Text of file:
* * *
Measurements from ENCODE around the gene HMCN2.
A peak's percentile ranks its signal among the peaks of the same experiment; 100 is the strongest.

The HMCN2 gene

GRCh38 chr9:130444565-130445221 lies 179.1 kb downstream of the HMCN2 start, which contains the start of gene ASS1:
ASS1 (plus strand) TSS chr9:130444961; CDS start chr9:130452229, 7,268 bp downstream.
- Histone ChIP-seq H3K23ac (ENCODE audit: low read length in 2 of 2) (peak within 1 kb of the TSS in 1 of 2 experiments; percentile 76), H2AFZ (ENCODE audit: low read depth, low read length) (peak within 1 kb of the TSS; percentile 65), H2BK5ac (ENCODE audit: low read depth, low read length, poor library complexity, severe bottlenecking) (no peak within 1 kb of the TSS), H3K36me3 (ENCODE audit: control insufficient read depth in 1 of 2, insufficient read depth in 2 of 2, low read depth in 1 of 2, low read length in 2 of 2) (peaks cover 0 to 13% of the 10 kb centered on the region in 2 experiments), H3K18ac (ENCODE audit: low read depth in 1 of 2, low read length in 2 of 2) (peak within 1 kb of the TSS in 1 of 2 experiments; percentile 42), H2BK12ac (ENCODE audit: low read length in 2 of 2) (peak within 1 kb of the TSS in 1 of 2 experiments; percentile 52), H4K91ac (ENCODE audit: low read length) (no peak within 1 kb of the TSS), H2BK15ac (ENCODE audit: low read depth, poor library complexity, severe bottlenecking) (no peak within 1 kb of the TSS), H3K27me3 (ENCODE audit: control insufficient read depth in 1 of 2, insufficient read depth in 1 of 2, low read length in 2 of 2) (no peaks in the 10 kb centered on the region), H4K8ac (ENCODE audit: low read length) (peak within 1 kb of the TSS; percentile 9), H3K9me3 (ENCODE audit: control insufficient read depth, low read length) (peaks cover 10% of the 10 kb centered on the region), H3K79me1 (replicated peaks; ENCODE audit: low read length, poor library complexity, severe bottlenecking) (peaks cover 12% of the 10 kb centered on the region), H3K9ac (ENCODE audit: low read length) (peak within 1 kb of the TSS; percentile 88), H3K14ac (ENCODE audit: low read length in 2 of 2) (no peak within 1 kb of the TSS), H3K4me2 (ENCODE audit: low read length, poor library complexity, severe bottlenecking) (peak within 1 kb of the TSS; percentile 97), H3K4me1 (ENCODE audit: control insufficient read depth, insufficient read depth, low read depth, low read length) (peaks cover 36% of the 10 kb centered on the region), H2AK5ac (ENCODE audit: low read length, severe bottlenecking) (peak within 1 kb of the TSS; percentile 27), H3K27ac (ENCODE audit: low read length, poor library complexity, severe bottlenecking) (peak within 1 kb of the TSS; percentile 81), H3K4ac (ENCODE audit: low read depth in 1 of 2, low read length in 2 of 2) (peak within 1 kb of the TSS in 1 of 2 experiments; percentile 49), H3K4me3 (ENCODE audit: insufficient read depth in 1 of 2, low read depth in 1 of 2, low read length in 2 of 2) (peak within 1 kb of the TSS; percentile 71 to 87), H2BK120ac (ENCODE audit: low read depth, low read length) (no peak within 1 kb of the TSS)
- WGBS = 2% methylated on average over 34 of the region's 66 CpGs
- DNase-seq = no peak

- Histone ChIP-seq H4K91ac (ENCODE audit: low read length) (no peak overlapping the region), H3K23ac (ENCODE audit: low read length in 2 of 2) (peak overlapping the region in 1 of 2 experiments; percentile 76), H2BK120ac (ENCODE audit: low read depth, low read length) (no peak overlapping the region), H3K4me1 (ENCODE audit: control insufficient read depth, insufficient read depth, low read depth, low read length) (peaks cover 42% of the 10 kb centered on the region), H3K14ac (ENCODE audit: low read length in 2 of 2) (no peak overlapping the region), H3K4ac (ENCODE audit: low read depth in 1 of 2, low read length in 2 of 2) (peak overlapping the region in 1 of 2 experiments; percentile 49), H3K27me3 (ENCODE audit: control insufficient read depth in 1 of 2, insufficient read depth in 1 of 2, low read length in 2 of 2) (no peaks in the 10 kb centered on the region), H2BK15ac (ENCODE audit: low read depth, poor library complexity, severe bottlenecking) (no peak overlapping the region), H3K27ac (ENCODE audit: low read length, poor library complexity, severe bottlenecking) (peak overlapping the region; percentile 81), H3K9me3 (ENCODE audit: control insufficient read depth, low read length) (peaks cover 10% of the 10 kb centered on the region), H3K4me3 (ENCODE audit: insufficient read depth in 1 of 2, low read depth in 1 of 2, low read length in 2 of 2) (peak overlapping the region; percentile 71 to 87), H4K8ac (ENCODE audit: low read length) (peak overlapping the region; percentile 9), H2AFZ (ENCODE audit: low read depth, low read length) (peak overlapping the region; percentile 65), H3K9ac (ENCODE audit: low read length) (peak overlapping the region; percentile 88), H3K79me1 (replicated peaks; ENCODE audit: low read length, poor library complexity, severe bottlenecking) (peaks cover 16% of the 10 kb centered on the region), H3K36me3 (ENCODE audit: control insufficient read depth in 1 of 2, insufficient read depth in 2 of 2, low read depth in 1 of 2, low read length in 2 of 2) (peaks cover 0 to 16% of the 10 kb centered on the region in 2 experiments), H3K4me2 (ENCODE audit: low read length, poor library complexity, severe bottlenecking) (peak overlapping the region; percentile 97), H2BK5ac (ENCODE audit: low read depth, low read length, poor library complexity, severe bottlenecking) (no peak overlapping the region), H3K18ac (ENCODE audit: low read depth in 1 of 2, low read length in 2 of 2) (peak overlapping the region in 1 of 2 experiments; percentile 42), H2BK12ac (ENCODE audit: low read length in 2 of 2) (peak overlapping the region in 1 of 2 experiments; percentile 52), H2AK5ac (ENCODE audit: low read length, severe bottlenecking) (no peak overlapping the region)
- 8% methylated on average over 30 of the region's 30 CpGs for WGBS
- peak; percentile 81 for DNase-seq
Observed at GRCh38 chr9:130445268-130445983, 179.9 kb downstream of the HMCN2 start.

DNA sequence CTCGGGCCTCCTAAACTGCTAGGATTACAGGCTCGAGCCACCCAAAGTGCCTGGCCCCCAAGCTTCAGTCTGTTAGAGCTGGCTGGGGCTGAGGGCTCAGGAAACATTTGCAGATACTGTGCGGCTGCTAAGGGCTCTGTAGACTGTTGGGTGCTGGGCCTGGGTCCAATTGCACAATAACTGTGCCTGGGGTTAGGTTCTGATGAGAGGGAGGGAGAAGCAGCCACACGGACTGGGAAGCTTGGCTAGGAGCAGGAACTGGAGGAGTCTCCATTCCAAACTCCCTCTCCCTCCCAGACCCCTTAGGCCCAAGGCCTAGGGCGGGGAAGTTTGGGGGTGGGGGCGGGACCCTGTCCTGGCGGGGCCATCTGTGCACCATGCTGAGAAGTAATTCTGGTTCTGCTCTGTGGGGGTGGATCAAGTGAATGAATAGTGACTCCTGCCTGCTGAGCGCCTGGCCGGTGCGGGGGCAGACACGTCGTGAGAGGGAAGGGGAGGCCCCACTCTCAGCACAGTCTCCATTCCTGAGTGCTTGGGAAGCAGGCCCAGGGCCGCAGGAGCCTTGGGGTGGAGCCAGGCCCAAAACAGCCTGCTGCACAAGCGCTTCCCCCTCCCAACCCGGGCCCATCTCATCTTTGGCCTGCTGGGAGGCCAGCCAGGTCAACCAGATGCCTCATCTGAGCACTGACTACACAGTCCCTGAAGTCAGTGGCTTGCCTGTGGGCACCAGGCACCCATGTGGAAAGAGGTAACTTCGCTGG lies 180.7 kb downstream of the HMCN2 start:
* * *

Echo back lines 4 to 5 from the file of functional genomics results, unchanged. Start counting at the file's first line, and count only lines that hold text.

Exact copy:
GRCh38 chr9:130444565-130445221 lies 179.1 kb downstream of the HMCN2 start, which contains the start of gene ASS1:
ASS1 (plus strand) TSS chr9:130444961; CDS start chr9:130452229, 7,268 bp downstream.